Validation of Emergency MDs' Diagnoses of TIA
At our hospital, the emergency department serves a population of approximately 800 000 persons; approximately 600 patients are seen daily. Patients are first examined by a rotating emergency MD (either an internal medicine resident, a GP, or a nonstaff physician engaged to work only at the emergency department). A staff neurologist and a neurology resident are also on duty for 24-hour shifts. Suspected strokes or TIAs are always referred for neurological evaluation with an accompanying brief referral note, before admission or discharge is decided. For the period from September 1, 1994, to November 1, 1995, the seven participating neurologists registered on a special form all patients referred with diagnosis of TIA or possible TIA; their age, sex, and risk factors; discrepancy between the history elicited by the emergency MD and the neurologist; and the neurologist's diagnosis. Only patients for whom the emergency MD wrote a diagnosis on the referral note (either TIA or possible TIA) were included. These were presented by the neurologist who had examined the patient at the weekly stroke rounds, where a consensus diagnosis (TIA, stroke, or noncerebrovascular disorder) was established.
For studies of validation of diagnosis made by GP or validation of diagnosis made by emergency MD, sex, age (≤70 or >70 years), presence of vascular risk factors, grade of diagnostic confidence, and type of symptoms (motor and/or sensory versus other) were compared (χ2 and Fisher's tests) between the three groups of final diagnoses (TIA, stroke, and noncerebrovascular disorders).
Neurologists' and GPs' Concepts of TIA
Table 1⇓ summarizes neurologists' and GPs' responses to the questionnaire regarding symptoms that could be compatible with the diagnosis of TIA. Compared with neurologists, GPs considered “confusion” and “unexplained fall” as more frequently compatible and “lower facial palsy” and “monocular blindness” as less frequently compatible with the diagnosis of TIA.
GPs were particularly doubtful about some symptoms, such as “monocular visual loss,” “confusion,” and “unexplained fall,” whereas neurologists were rather uncertain about “unsteadiness” and “diplopia.” On the whole, GPs gave 14% more uncertain answers than neurologists (126 of 400 versus 79 of 440 possible answers; 95% CI, 8% to 19%).
Validation of GPs' Diagnoses of TIA
During the study period, the participating GPs diagnosed 103 TIAs, and 52 patients (50%) were referred for neurological evaluation. Referred TIA patients were predominantly males (referred, 31 males versus 21 females; nonreferred, 19 males versus 32 females; difference, 22%; 95% CI, 4% to 41%) and included more cases of probable TIA (19 versus 8; difference between proportions of certain and probable TIAs, 22%; 95% CI, 5% to 41%). There were no differences in age, risk factors, or type of symptoms between referred and nonreferred patients with TIA.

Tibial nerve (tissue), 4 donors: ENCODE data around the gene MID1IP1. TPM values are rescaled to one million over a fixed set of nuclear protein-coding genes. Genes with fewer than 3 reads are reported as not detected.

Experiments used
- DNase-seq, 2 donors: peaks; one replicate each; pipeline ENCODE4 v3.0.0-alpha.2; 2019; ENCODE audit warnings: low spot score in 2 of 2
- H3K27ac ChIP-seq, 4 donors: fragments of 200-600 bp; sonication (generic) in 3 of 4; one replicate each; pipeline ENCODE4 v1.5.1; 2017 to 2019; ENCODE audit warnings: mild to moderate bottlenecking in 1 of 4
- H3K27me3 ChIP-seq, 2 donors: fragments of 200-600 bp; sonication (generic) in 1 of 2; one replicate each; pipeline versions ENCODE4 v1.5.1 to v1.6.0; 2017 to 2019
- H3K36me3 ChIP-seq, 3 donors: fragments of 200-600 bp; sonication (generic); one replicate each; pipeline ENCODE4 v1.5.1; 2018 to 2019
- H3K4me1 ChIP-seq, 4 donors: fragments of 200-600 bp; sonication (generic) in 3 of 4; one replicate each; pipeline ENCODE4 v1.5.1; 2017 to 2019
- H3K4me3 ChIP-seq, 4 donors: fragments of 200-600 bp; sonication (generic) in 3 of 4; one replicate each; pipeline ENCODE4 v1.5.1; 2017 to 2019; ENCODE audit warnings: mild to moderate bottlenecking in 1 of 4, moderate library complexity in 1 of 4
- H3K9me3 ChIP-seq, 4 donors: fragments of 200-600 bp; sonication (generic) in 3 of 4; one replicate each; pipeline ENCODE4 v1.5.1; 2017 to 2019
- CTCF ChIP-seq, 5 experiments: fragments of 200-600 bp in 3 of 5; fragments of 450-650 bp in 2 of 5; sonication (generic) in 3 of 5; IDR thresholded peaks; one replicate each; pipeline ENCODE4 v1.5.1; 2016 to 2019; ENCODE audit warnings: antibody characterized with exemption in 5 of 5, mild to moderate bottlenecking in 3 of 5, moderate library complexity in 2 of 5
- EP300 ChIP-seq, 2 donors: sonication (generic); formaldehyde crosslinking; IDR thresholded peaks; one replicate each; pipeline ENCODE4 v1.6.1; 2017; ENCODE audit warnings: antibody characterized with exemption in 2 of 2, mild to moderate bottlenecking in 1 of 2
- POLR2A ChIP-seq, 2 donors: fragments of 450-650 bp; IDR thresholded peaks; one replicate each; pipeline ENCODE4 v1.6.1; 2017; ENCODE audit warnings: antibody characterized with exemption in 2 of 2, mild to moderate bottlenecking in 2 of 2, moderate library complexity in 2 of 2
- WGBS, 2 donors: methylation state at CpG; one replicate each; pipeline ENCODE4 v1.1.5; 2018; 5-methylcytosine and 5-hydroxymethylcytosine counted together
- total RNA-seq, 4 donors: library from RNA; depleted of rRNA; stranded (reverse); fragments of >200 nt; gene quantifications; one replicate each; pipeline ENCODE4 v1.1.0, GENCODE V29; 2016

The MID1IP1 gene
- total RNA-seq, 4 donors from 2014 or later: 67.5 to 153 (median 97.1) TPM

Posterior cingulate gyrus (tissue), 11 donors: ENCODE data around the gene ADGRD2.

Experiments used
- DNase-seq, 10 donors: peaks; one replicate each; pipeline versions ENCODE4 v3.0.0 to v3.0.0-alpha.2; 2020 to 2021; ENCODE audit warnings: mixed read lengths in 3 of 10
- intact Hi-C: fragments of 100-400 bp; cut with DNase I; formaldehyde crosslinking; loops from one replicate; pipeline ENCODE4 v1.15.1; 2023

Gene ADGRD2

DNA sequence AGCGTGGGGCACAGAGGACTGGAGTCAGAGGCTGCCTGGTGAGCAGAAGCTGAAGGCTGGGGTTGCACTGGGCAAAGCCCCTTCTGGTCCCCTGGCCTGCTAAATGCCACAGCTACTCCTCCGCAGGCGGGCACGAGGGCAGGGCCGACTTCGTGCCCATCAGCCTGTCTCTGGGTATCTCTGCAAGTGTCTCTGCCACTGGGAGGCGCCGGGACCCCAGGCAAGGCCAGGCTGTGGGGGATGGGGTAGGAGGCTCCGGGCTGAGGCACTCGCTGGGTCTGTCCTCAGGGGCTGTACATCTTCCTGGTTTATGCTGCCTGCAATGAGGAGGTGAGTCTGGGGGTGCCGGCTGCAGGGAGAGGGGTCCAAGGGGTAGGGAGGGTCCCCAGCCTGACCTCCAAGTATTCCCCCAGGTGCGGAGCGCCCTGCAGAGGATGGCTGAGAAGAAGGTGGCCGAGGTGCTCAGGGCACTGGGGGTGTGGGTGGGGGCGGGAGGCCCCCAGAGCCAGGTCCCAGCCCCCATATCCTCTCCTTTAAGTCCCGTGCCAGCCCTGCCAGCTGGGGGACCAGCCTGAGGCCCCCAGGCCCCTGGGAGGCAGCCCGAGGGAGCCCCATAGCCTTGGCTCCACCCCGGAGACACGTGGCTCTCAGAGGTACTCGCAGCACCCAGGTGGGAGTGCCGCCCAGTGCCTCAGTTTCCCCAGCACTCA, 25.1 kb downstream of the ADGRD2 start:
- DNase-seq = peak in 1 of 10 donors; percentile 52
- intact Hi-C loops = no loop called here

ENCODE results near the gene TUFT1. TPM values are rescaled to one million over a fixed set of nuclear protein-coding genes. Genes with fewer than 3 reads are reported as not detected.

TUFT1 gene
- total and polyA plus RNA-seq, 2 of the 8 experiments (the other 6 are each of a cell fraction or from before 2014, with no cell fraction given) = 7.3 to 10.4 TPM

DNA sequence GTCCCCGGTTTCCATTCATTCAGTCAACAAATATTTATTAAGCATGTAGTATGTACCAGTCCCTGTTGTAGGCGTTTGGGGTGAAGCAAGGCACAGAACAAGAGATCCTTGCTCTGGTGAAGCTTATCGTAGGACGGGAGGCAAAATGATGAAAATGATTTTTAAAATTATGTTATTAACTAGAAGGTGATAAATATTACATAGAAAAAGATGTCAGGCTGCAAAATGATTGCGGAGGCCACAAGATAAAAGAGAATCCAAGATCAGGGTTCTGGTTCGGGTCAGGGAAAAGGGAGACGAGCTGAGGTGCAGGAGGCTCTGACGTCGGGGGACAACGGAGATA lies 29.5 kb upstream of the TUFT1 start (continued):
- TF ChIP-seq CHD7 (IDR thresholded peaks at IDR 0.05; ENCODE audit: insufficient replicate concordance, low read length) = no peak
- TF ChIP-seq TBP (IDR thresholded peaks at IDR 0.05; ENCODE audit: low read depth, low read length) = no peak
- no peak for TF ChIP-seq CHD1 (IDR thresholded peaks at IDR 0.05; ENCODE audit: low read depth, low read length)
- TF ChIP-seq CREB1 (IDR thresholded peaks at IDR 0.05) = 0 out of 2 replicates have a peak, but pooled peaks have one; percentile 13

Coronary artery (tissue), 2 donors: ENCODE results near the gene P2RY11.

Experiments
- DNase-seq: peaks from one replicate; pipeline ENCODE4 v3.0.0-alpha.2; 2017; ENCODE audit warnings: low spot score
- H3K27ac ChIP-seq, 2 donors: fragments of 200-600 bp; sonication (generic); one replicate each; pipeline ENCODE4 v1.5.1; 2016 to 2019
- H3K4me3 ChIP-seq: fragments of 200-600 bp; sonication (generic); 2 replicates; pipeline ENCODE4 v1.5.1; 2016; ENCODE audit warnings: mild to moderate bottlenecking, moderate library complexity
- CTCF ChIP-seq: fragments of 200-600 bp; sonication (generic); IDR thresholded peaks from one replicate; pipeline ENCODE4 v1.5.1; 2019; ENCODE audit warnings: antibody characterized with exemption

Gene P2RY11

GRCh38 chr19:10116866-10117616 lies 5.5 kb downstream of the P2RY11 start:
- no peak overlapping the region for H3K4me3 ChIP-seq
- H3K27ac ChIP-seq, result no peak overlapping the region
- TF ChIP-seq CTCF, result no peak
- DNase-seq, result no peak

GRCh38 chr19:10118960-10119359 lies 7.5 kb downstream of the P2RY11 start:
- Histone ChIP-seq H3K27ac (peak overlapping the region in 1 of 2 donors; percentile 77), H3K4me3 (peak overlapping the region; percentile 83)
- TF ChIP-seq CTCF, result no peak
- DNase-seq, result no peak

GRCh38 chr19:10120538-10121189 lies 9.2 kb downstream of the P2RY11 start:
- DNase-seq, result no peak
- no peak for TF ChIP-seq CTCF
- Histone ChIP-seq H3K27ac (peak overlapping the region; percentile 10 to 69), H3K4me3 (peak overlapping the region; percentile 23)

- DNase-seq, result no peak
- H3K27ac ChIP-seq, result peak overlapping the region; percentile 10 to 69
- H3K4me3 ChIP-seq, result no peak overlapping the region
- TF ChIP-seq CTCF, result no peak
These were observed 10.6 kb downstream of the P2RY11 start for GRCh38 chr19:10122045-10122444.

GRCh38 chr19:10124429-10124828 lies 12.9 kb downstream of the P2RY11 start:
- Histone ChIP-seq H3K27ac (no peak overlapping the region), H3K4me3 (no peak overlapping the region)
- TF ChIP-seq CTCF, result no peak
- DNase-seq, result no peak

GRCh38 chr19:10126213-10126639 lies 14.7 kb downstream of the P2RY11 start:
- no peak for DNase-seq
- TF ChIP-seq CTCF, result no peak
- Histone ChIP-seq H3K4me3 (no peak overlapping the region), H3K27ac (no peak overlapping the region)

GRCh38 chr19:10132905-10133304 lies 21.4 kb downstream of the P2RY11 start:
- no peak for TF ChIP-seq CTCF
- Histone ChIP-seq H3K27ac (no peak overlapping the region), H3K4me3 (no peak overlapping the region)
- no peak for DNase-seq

Diagnosis of TIA was confirmed in 10 patients (19%). TIA diagnosis was incorrect in 42 patients. In 26 patients (50%), symptoms/signs lasted longer than 24 hours, whereas 16 patients (31%) showed a noncerebrovascular disorder (Table 2⇓). Before discussion, there were only two disagreements between the two neurologists who formulated the final diagnosis.
No significant differences between the characteristics of patients with correct and incorrect diagnoses were identified. However, a comparison between patients with a cerebrovascular diagnosis (TIA or stroke) and those with a diagnosis of noncerebrovascular disorder showed that male sex (25 of 36 versus 6 of 16, P=.04) and motor/sensory symptoms (31 of 36 versus 6 of 16, P=.002) (Table 3⇓) were significantly more frequent among patients with cerebrovascular events.
Validation of Emergency MDs' Diagnoses of TIA
During the study period, 31 patients with diagnosis of TIA (4 patients) or possible TIA (27 patients) were referred for neurological evaluation by the emergency MDs. Consensus diagnosis after discussion between the participating neurologists confirmed the TIA diagnosis in only 4 patients (13%). Ten cases (32%) were in fact strokes, and 17 patients (55%) had noncerebrovascular diseases (Table 2⇑). In 13 patients (42%), symptoms reported in the referral note were either incorrect or incomplete, but adequacy of the elicited history was not determinant for TIA diagnostic accuracy. The final diagnosis of patients with correct history amounted to 2 TIAs, 2 strokes, and 9 others, whereas the final diagnosis of those with incorrect history was 2 TIAs, 4 strokes, and 7 others. No significant differences between the characteristics of patients with a correct or wrong TIA diagnosis were identified. Motor/sensory complaints were significantly more frequent among patients with a final diagnosis of TIA or stroke than in those with a diagnosis of noncerebrovascular disorders (9 of 14 versus 4 of 17, P=.03).